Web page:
Monday, September 4, 2017

Illinois Lawyers Answering Your Questions

Isn't it nice when someone has the answers? We do, and you can find answers to your questions on our main website all about Illinois DUI Law and lawyers and more.

Thursday, June 8, 2017

Will Aggravated Speeding be the new DUI in Illinois?

Is Aggravated Speeding doomed to be the new Illinois DUI?

Many shake their heads in disbelief. It might seem bizarre, but in Illinois Aggravated Speeding is a crime.

What's more, while Illinois criminal penalties begin with Class C misdemeanors, punishable by up to 30 days in jail, Aggravated Speeding races right by that mark. At speeds as low as 26 MPH over the limit (so 81 miles per hour on the average Chicago area highway), motorists face a Class B misdemeanor offense. That's up to 180 days in jail and up to $1500 in fines plus court costs.  Then at 35 miles per hour over the limit or more, Class A misdemeanor penalties apply, for up to 364 days in jail and up to $2500 in fines plus costs.

Just like a DUI.

Supervision may be available, but only in a non-urban district (what that means is as clear as mud under the statute), but it's only available for the offense of Aggravated Speeding one time, lifetime.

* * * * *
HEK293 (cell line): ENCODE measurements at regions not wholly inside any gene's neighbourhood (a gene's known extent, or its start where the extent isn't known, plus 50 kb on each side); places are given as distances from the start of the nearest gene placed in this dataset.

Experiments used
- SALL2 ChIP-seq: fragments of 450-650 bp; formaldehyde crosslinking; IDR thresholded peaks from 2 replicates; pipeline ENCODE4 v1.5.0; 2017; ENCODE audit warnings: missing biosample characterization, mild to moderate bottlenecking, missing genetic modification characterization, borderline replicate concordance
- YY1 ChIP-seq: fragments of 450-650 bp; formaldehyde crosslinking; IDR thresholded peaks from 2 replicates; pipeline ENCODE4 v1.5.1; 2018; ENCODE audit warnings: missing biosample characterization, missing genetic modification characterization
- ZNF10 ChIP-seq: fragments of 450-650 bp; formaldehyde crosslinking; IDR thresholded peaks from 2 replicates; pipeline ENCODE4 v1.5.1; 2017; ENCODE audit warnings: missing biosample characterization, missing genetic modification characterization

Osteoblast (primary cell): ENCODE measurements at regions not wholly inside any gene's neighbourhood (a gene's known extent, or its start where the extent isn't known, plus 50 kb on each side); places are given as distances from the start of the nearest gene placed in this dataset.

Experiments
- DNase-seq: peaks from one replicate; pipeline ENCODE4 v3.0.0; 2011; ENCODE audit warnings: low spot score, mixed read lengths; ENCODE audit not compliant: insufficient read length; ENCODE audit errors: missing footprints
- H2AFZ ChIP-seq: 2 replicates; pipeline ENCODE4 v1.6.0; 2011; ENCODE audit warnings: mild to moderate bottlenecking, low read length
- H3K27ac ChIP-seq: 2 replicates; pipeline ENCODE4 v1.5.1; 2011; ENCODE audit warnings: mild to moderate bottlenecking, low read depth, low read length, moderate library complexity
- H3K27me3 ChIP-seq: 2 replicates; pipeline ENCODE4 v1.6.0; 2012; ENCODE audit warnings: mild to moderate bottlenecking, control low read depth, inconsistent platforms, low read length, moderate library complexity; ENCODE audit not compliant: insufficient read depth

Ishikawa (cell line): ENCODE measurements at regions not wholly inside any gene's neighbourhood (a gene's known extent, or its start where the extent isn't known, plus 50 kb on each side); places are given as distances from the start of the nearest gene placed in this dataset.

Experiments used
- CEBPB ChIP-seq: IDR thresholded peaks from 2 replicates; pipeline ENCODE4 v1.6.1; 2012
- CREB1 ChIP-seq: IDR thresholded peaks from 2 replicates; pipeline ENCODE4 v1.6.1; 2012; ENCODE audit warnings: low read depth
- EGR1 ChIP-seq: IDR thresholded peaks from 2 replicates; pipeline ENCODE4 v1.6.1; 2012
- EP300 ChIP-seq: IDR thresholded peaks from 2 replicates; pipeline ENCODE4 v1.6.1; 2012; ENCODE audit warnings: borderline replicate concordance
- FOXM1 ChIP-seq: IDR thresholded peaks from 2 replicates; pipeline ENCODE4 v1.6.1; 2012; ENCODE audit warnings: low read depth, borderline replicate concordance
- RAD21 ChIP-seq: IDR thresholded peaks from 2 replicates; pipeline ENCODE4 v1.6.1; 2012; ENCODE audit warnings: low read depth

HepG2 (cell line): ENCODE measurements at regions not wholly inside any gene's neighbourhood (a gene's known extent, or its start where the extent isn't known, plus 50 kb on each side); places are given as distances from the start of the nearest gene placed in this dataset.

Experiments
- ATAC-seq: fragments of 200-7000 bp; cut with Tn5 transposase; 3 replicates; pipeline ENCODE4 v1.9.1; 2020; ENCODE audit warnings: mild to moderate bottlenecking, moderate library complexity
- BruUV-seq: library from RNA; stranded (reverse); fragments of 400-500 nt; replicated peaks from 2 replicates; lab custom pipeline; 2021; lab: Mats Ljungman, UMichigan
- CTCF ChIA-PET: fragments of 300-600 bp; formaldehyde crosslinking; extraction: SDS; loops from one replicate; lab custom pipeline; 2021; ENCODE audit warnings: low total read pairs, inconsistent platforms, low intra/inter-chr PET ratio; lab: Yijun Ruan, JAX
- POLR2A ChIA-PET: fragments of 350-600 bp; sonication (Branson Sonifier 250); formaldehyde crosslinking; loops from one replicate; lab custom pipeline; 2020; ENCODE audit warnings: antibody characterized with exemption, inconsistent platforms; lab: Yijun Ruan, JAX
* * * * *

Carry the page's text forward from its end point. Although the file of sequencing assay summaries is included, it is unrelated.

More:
Just like a DUI.

"But wait!", you say "it's just driving! No one even got hurt!" And you'd be right. This is an offense more about what could happen as a result of the defendant's behavior than it is about what did actually happen.

Just like DUI. 

Here's the question, and I'm curious as to your thoughts, so please comment below:
In the '80s and earlier, a DUI on your record was certainly not desirable. But it typically didn't cost your job or relationships (sometimes, but not always). It typically didn't have a social stigma. It typically was a glorified traffic violation that meant maybe you needed to dial back the drinking a bit and get your house in order. Sure, penalties existed and they were serious even then. But DUI since that time moving forward wears more like a scarlet letter of shame for some, with far ranging consequences that are sometimes totally unexpected. And, just like DUI, the penalties and consequences are serious enough that experienced trial counsel like the lawyers at Fagan, Fagan & Davis become a necessity, not a luxury.

So in ten, twenty or thirty years time, will motorists charged with Aggravated Speeding be similarly stigmatized and vilified for it?

Just like DUI?

You tell me, in the comments section.